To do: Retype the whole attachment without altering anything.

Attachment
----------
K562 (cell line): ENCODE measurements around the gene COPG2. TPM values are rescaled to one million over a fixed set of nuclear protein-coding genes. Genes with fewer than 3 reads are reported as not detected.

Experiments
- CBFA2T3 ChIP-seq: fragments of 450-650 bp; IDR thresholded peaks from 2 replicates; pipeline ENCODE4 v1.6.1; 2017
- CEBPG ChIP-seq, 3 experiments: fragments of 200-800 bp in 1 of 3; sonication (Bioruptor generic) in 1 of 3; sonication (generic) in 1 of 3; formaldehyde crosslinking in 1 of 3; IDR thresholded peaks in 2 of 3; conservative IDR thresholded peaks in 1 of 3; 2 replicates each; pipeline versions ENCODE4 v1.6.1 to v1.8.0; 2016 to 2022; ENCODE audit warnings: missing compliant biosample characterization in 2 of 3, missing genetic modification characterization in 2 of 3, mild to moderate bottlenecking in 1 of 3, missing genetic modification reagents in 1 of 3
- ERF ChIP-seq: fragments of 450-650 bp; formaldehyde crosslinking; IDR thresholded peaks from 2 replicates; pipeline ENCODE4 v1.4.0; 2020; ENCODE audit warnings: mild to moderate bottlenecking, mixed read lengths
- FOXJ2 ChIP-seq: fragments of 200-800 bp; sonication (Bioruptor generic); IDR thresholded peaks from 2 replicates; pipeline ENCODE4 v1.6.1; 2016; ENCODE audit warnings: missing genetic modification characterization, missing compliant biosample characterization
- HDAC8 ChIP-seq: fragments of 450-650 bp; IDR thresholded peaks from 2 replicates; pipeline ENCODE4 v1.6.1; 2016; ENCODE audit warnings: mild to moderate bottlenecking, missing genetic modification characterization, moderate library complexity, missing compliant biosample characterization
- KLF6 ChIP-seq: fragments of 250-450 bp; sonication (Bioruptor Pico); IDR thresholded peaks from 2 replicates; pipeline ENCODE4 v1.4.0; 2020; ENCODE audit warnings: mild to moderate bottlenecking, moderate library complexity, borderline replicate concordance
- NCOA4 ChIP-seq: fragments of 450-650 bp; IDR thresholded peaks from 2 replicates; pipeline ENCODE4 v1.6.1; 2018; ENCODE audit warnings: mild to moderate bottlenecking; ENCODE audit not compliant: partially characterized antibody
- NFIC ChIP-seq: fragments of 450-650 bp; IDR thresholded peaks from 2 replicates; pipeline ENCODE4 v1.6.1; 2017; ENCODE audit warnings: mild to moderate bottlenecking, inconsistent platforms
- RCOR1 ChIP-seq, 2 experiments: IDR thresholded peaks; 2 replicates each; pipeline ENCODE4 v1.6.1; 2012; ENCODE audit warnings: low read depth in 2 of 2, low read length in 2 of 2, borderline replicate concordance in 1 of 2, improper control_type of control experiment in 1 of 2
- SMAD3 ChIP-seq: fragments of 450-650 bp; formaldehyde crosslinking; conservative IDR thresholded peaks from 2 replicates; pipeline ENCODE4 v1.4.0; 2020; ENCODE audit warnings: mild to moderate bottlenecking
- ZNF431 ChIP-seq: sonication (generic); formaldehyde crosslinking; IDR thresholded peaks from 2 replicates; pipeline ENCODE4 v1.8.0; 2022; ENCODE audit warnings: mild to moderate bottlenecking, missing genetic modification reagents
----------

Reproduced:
K562 (cell line): ENCODE measurements around the gene COPG2. TPM values are rescaled to one million over a fixed set of nuclear protein-coding genes. Genes with fewer than 3 reads are reported as not detected.

Experiments
- CBFA2T3 ChIP-seq: fragments of 450-650 bp; IDR thresholded peaks from 2 replicates; pipeline ENCODE4 v1.6.1; 2017
- CEBPG ChIP-seq, 3 experiments: fragments of 200-800 bp in 1 of 3; sonication (Bioruptor generic) in 1 of 3; sonication (generic) in 1 of 3; formaldehyde crosslinking in 1 of 3; IDR thresholded peaks in 2 of 3; conservative IDR thresholded peaks in 1 of 3; 2 replicates each; pipeline versions ENCODE4 v1.6.1 to v1.8.0; 2016 to 2022; ENCODE audit warnings: missing compliant biosample characterization in 2 of 3, missing genetic modification characterization in 2 of 3, mild to moderate bottlenecking in 1 of 3, missing genetic modification reagents in 1 of 3
- ERF ChIP-seq: fragments of 450-650 bp; formaldehyde crosslinking; IDR thresholded peaks from 2 replicates; pipeline ENCODE4 v1.4.0; 2020; ENCODE audit warnings: mild to moderate bottlenecking, mixed read lengths
- FOXJ2 ChIP-seq: fragments of 200-800 bp; sonication (Bioruptor generic); IDR thresholded peaks from 2 replicates; pipeline ENCODE4 v1.6.1; 2016; ENCODE audit warnings: missing genetic modification characterization, missing compliant biosample characterization
- HDAC8 ChIP-seq: fragments of 450-650 bp; IDR thresholded peaks from 2 replicates; pipeline ENCODE4 v1.6.1; 2016; ENCODE audit warnings: mild to moderate bottlenecking, missing genetic modification characterization, moderate library complexity, missing compliant biosample characterization
- KLF6 ChIP-seq: fragments of 250-450 bp; sonication (Bioruptor Pico); IDR thresholded peaks from 2 replicates; pipeline ENCODE4 v1.4.0; 2020; ENCODE audit warnings: mild to moderate bottlenecking, moderate library complexity, borderline replicate concordance
- NCOA4 ChIP-seq: fragments of 450-650 bp; IDR thresholded peaks from 2 replicates; pipeline ENCODE4 v1.6.1; 2018; ENCODE audit warnings: mild to moderate bottlenecking; ENCODE audit not compliant: partially characterized antibody
- NFIC ChIP-seq: fragments of 450-650 bp; IDR thresholded peaks from 2 replicates; pipeline ENCODE4 v1.6.1; 2017; ENCODE audit warnings: mild to moderate bottlenecking, inconsistent platforms
- RCOR1 ChIP-seq, 2 experiments: IDR thresholded peaks; 2 replicates each; pipeline ENCODE4 v1.6.1; 2012; ENCODE audit warnings: low read depth in 2 of 2, low read length in 2 of 2, borderline replicate concordance in 1 of 2, improper control_type of control experiment in 1 of 2
- SMAD3 ChIP-seq: fragments of 450-650 bp; formaldehyde crosslinking; conservative IDR thresholded peaks from 2 replicates; pipeline ENCODE4 v1.4.0; 2020; ENCODE audit warnings: mild to moderate bottlenecking
- ZNF431 ChIP-seq: sonication (generic); formaldehyde crosslinking; IDR thresholded peaks from 2 replicates; pipeline ENCODE4 v1.8.0; 2022; ENCODE audit warnings: mild to moderate bottlenecking, missing genetic modification reagents